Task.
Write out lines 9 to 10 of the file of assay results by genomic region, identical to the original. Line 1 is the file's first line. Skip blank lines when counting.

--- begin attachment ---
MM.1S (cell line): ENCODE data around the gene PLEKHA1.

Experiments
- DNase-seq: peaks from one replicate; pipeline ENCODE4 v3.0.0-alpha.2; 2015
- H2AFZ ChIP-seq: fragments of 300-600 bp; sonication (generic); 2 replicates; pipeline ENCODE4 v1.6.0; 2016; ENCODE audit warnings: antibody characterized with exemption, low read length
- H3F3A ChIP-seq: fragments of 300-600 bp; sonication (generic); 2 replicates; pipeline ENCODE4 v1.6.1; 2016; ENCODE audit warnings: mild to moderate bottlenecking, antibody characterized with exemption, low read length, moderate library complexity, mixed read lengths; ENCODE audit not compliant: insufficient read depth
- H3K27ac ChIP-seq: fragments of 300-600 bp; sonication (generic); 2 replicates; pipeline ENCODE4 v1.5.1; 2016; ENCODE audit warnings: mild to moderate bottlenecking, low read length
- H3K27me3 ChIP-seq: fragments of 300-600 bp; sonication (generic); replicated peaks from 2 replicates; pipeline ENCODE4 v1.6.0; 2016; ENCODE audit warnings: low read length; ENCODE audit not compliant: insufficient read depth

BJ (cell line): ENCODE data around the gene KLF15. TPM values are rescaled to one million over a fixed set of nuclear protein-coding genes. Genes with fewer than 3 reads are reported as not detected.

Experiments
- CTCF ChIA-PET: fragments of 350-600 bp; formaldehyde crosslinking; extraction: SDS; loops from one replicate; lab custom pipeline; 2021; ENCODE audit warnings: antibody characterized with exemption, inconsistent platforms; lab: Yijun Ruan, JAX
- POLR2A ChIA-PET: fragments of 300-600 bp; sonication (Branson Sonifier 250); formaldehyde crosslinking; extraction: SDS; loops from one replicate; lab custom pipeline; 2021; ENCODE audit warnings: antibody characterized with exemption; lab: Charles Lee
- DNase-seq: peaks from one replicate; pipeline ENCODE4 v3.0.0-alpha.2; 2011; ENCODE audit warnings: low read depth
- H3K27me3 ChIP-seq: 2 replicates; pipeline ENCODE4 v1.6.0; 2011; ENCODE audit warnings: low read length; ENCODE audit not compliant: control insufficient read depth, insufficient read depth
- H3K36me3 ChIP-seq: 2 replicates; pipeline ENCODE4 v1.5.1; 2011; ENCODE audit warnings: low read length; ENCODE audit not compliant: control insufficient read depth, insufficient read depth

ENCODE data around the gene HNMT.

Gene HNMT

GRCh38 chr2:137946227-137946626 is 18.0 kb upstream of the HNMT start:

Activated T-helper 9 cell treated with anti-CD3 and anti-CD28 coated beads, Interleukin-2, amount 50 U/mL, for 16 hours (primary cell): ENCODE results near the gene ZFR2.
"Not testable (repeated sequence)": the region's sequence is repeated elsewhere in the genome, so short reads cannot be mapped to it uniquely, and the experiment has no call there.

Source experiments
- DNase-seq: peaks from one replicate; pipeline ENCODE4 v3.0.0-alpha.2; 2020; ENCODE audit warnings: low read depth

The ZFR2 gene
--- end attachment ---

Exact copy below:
Experiments
- CTCF ChIA-PET: fragments of 350-600 bp; formaldehyde crosslinking; extraction: SDS; loops from one replicate; lab custom pipeline; 2021; ENCODE audit warnings: antibody characterized with exemption, inconsistent platforms; lab: Yijun Ruan, JAX